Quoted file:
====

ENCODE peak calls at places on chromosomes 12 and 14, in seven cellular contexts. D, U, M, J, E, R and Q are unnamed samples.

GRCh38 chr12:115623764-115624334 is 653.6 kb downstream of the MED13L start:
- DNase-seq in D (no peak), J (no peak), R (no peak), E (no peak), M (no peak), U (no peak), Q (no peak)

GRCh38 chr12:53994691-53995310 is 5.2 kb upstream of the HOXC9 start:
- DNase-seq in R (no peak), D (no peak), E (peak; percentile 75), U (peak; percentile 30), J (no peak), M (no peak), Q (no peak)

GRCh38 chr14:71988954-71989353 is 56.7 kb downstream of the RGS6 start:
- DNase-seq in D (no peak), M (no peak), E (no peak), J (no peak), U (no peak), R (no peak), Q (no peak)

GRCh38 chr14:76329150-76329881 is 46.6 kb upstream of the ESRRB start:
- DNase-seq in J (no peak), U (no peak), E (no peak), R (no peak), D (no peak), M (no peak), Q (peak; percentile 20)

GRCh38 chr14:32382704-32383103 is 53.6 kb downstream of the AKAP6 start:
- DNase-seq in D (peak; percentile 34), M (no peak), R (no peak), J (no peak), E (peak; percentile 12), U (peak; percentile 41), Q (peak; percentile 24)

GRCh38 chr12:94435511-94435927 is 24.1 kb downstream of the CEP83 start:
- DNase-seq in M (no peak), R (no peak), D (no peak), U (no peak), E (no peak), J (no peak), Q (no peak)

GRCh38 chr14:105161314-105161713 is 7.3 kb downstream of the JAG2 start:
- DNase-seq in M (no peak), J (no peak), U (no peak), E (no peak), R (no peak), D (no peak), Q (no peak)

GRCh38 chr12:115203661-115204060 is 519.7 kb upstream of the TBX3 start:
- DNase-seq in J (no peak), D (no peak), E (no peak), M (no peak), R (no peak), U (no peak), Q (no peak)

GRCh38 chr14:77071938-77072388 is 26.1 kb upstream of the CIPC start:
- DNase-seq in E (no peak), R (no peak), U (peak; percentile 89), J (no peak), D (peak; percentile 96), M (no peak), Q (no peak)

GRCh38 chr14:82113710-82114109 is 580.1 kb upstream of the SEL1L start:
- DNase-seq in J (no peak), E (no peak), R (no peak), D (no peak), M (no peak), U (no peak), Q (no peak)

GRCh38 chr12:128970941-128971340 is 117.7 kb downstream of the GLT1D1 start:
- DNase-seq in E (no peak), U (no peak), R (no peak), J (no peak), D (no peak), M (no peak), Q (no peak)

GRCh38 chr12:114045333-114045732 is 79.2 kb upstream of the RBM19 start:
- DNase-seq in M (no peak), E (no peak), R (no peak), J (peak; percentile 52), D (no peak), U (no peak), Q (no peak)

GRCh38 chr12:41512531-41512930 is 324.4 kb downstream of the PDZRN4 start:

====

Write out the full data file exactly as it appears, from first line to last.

ENCODE peak calls at places on chromosomes 12 and 14, in seven cellular contexts. D, U, M, J, E, R and Q are unnamed samples.

GRCh38 chr12:115623764-115624334 is 653.6 kb downstream of the MED13L start:
- DNase-seq in D (no peak), J (no peak), R (no peak), E (no peak), M (no peak), U (no peak), Q (no peak)

GRCh38 chr12:53994691-53995310 is 5.2 kb upstream of the HOXC9 start:
- DNase-seq in R (no peak), D (no peak), E (peak; percentile 75), U (peak; percentile 30), J (no peak), M (no peak), Q (no peak)

GRCh38 chr14:71988954-71989353 is 56.7 kb downstream of the RGS6 start:
- DNase-seq in D (no peak), M (no peak), E (no peak), J (no peak), U (no peak), R (no peak), Q (no peak)

GRCh38 chr14:76329150-76329881 is 46.6 kb upstream of the ESRRB start:
- DNase-seq in J (no peak), U (no peak), E (no peak), R (no peak), D (no peak), M (no peak), Q (peak; percentile 20)

GRCh38 chr14:32382704-32383103 is 53.6 kb downstream of the AKAP6 start:
- DNase-seq in D (peak; percentile 34), M (no peak), R (no peak), J (no peak), E (peak; percentile 12), U (peak; percentile 41), Q (peak; percentile 24)

GRCh38 chr12:94435511-94435927 is 24.1 kb downstream of the CEP83 start:
- DNase-seq in M (no peak), R (no peak), D (no peak), U (no peak), E (no peak), J (no peak), Q (no peak)

GRCh38 chr14:105161314-105161713 is 7.3 kb downstream of the JAG2 start:
- DNase-seq in M (no peak), J (no peak), U (no peak), E (no peak), R (no peak), D (no peak), Q (no peak)

GRCh38 chr12:115203661-115204060 is 519.7 kb upstream of the TBX3 start:
- DNase-seq in J (no peak), D (no peak), E (no peak), M (no peak), R (no peak), U (no peak), Q (no peak)

GRCh38 chr14:77071938-77072388 is 26.1 kb upstream of the CIPC start:
- DNase-seq in E (no peak), R (no peak), U (peak; percentile 89), J (no peak), D (peak; percentile 96), M (no peak), Q (no peak)

GRCh38 chr14:82113710-82114109 is 580.1 kb upstream of the SEL1L start:
- DNase-seq in J (no peak), E (no peak), R (no peak), D (no peak), M (no peak), U (no peak), Q (no peak)

GRCh38 chr12:128970941-128971340 is 117.7 kb downstream of the GLT1D1 start:
- DNase-seq in E (no peak), U (no peak), R (no peak), J (no peak), D (no peak), M (no peak), Q (no peak)

GRCh38 chr12:114045333-114045732 is 79.2 kb upstream of the RBM19 start:
- DNase-seq in M (no peak), E (no peak), R (no peak), J (peak; percentile 52), D (no peak), U (no peak), Q (no peak)

GRCh38 chr12:41512531-41512930 is 324.4 kb downstream of the PDZRN4 start: